Robbery is a violation of California Penal Code section 211. A robbery occurs when:
- The victim had possession of personal property of some value, however slight.
- The defendant took personal property from victim or from his or her immediate presence.
- The property was taken against the will of the victim.
- The defendant’s act was accomplished by either force or fear.
- The defendant acted with the specific intent to permanently deprive the victim of personal property.
Robbery does not need to involve a weapon. Taking money from a bank by pointing a gun at the teller is certainly a robbery. But taking money from a teller by using a fake gun or even a note is still robbery because the teller gave up the money because of fear. Some shoplifting cases turn into robberies if the shoplifter is confronted by store security and the shoplifter uses force on the security guard to try to get away with the property.
Robbery is one of the enumerated violent felonies, making it a strike. Robbery is punishable in state prison by either 2, 3, or 5 years. That triad increases to 3, 4, or 6 years if the offense is first degree robbery. First degree robbery is the robbery of a driver or passenger on public transportation, a taxicab driver on duty, anyone inside a home, or anyone using an ATM.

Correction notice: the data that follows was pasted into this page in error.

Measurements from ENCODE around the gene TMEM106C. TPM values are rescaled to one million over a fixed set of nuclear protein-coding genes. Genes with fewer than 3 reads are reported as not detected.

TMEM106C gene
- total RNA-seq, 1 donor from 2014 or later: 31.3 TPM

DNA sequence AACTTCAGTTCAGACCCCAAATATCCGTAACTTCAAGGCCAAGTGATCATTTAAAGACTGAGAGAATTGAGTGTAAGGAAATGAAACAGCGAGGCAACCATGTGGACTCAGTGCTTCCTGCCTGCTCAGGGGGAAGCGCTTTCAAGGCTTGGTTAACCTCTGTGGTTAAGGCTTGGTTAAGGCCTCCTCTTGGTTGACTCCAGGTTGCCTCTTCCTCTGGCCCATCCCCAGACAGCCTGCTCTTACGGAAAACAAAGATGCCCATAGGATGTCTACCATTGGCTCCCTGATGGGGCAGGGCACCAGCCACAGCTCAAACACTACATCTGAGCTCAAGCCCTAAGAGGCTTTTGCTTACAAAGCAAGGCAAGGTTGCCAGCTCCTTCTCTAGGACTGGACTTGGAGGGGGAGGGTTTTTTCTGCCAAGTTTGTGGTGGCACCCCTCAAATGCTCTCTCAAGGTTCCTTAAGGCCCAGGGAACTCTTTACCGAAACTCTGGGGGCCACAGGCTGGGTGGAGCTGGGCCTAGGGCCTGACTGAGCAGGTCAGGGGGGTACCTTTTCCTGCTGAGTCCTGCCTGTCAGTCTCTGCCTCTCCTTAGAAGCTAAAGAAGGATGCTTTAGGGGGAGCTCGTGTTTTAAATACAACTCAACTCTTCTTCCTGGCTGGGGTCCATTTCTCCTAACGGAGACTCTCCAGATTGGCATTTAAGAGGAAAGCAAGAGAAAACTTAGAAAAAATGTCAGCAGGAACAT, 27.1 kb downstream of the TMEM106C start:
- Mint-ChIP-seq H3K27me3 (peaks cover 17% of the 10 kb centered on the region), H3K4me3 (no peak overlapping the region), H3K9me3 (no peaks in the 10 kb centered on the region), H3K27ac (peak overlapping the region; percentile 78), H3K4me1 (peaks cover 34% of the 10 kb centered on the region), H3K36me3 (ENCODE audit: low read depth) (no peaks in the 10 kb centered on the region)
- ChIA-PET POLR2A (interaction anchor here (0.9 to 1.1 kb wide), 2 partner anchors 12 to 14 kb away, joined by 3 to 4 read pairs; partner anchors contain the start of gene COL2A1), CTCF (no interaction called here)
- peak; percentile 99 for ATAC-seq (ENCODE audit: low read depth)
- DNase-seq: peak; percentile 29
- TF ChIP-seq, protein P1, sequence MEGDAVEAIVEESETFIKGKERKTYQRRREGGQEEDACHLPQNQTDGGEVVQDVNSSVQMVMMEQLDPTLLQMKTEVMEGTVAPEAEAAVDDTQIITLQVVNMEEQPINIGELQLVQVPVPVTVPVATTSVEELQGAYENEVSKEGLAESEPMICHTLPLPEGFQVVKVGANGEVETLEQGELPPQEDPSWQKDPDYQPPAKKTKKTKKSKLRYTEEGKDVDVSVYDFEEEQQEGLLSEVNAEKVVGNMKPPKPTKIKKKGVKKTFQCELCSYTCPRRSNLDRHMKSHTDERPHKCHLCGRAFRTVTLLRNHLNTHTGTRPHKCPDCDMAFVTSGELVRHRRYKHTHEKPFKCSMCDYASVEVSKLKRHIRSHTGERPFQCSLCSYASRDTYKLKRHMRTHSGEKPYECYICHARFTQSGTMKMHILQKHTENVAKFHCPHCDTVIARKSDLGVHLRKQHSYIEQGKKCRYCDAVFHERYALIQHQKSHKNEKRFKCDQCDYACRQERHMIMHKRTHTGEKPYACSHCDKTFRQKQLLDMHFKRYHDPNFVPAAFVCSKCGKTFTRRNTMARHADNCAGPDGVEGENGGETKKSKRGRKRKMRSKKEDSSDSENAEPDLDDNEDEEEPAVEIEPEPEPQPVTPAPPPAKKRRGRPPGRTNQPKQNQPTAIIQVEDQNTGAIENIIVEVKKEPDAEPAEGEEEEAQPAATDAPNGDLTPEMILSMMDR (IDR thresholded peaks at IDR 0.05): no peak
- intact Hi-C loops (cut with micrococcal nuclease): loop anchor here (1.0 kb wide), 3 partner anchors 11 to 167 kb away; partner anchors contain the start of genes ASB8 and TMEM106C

Attempted robbery is also a violent felony punishable by 16 months, 2 years, or 3 years in state prison.
A person convicted of robbery must serve 85% of his or her prison sentence. Persons serving time in prison for robbery are not eligible for “half time.” Also, robbery is not an 1170(h) felony, which means that any non-probation sentence must be served in state prison, not county jail. A person convicted of robbery is presumptively ineligible for a grant of probation and should be sent to state prison according to the law. However, a judge may find that there are unusual circumstances to spare a person convicted of robbery from state prison and give him or her a chance on probation.
Anyone faced with a robbery charge needs an experienced lawyer to fight the charges and, if necessary, convince the judge and the prosecutor to keep the accused out of state prison.